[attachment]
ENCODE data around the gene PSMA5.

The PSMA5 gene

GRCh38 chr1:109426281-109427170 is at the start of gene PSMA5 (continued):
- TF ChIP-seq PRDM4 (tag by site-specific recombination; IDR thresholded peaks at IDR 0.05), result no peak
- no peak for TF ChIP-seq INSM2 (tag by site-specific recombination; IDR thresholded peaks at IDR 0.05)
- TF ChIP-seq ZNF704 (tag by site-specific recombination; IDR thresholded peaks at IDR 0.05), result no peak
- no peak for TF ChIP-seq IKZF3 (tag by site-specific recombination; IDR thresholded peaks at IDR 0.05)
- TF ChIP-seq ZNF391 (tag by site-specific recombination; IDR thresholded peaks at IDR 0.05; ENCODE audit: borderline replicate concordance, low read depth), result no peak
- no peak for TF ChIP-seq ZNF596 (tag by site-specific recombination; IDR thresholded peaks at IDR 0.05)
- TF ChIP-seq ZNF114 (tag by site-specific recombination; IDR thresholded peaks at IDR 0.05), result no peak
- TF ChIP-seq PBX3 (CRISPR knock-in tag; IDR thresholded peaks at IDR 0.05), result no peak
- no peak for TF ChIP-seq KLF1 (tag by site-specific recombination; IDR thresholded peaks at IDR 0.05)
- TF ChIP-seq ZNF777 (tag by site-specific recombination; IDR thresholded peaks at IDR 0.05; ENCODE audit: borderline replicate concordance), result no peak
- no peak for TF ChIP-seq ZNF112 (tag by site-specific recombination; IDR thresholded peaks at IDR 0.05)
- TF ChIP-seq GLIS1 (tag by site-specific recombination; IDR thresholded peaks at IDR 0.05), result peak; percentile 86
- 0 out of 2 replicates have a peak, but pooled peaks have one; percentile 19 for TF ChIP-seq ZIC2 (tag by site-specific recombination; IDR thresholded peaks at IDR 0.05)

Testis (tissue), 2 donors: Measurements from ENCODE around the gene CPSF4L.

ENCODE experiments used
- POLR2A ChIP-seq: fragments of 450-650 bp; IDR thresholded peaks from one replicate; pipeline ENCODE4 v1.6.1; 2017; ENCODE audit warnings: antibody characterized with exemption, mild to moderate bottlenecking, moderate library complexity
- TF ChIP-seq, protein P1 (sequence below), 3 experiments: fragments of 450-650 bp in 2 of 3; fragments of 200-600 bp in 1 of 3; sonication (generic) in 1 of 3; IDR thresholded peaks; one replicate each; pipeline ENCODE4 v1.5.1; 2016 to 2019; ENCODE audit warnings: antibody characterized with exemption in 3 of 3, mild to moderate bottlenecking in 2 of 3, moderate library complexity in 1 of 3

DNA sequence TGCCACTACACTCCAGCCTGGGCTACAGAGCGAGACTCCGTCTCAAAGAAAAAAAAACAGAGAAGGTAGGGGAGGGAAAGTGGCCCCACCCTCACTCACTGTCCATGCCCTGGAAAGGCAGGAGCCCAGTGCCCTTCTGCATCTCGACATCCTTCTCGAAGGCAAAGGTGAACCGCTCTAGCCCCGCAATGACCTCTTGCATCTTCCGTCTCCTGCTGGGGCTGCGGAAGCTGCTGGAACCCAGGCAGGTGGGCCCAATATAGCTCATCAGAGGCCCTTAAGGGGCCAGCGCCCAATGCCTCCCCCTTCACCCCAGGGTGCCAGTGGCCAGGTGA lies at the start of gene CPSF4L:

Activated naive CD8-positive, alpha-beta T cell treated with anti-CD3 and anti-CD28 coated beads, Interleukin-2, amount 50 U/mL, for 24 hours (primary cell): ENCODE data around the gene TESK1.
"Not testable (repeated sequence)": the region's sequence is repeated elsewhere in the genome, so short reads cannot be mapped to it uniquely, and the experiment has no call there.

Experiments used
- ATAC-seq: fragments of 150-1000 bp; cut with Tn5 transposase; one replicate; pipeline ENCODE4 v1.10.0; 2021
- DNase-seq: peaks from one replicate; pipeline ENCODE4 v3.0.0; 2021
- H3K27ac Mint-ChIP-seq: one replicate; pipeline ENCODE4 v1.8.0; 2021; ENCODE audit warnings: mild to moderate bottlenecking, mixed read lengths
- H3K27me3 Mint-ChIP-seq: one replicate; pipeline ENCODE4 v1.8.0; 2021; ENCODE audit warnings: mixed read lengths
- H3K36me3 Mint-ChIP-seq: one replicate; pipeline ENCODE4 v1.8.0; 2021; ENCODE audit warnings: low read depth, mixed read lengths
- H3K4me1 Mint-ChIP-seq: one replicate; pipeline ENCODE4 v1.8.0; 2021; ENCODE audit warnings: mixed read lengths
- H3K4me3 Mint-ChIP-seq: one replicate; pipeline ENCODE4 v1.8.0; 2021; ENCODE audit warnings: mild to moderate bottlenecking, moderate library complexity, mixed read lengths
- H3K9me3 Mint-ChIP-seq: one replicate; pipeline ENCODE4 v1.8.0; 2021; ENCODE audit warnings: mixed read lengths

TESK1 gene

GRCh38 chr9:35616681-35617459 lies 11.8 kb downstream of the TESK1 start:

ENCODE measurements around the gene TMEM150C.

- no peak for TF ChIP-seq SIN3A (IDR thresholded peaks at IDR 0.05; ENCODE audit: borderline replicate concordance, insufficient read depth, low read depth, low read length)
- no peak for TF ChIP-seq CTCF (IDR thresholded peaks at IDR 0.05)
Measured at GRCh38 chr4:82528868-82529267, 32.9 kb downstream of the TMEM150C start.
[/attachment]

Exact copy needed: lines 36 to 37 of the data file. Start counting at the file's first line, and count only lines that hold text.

- no peak for TF ChIP-seq SIN3A (IDR thresholded peaks at IDR 0.05; ENCODE audit: borderline replicate concordance, insufficient read depth, low read depth, low read length)
- no peak for TF ChIP-seq CTCF (IDR thresholded peaks at IDR 0.05)